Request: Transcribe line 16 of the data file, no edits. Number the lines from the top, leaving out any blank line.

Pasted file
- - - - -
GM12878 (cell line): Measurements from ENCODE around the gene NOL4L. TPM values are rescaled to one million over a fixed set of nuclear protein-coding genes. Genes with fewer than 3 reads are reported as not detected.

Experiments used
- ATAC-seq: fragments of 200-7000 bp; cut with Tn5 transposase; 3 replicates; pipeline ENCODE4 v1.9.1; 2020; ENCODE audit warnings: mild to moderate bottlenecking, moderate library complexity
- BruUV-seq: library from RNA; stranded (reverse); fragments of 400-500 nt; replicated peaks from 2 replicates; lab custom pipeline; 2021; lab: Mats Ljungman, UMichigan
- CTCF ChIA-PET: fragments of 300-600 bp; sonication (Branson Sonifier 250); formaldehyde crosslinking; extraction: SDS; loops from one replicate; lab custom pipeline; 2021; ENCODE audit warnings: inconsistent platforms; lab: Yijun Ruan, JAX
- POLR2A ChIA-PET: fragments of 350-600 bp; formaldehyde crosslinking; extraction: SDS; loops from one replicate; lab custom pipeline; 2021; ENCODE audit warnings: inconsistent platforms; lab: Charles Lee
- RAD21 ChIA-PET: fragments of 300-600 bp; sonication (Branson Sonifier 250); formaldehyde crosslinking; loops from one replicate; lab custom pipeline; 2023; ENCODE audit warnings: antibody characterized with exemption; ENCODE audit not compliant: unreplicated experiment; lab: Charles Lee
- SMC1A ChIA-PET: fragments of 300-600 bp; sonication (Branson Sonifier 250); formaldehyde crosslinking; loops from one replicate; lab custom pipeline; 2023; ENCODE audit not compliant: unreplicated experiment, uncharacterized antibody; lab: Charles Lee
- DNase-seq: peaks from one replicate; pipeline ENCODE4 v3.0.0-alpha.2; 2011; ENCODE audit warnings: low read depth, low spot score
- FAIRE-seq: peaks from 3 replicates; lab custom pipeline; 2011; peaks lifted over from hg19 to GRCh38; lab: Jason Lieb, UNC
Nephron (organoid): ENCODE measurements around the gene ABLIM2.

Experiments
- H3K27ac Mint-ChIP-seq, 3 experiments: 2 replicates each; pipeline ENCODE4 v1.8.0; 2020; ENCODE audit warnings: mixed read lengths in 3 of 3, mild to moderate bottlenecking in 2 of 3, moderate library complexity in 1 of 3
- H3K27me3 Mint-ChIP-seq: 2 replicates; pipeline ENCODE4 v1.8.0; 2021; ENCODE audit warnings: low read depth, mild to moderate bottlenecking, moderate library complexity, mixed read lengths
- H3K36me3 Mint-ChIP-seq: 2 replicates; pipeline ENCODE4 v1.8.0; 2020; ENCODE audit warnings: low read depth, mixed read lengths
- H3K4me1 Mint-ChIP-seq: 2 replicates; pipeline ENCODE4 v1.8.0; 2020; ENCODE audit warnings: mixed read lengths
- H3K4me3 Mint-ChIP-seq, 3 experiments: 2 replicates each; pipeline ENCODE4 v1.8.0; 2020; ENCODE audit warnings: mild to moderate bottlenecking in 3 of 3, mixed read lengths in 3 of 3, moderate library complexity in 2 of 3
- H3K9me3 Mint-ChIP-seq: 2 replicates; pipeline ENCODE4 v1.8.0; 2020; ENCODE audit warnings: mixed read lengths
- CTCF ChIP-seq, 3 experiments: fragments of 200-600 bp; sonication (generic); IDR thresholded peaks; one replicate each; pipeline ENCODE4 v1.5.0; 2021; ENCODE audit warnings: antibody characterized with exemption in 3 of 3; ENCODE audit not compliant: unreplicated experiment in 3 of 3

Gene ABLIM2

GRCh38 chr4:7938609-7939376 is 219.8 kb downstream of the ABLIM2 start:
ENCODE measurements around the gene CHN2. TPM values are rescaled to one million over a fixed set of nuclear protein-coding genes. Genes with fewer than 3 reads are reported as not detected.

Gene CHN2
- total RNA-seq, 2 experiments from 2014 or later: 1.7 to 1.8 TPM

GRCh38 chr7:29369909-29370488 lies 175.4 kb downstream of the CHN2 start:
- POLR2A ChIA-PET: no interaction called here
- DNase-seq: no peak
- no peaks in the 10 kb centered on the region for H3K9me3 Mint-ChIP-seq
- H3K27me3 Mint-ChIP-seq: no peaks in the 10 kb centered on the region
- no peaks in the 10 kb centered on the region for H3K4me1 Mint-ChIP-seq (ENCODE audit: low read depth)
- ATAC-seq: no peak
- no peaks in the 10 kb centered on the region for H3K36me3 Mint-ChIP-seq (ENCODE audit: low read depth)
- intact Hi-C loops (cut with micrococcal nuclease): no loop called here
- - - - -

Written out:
- H3K4me1 Mint-ChIP-seq: 2 replicates; pipeline ENCODE4 v1.8.0; 2020; ENCODE audit warnings: mixed read lengths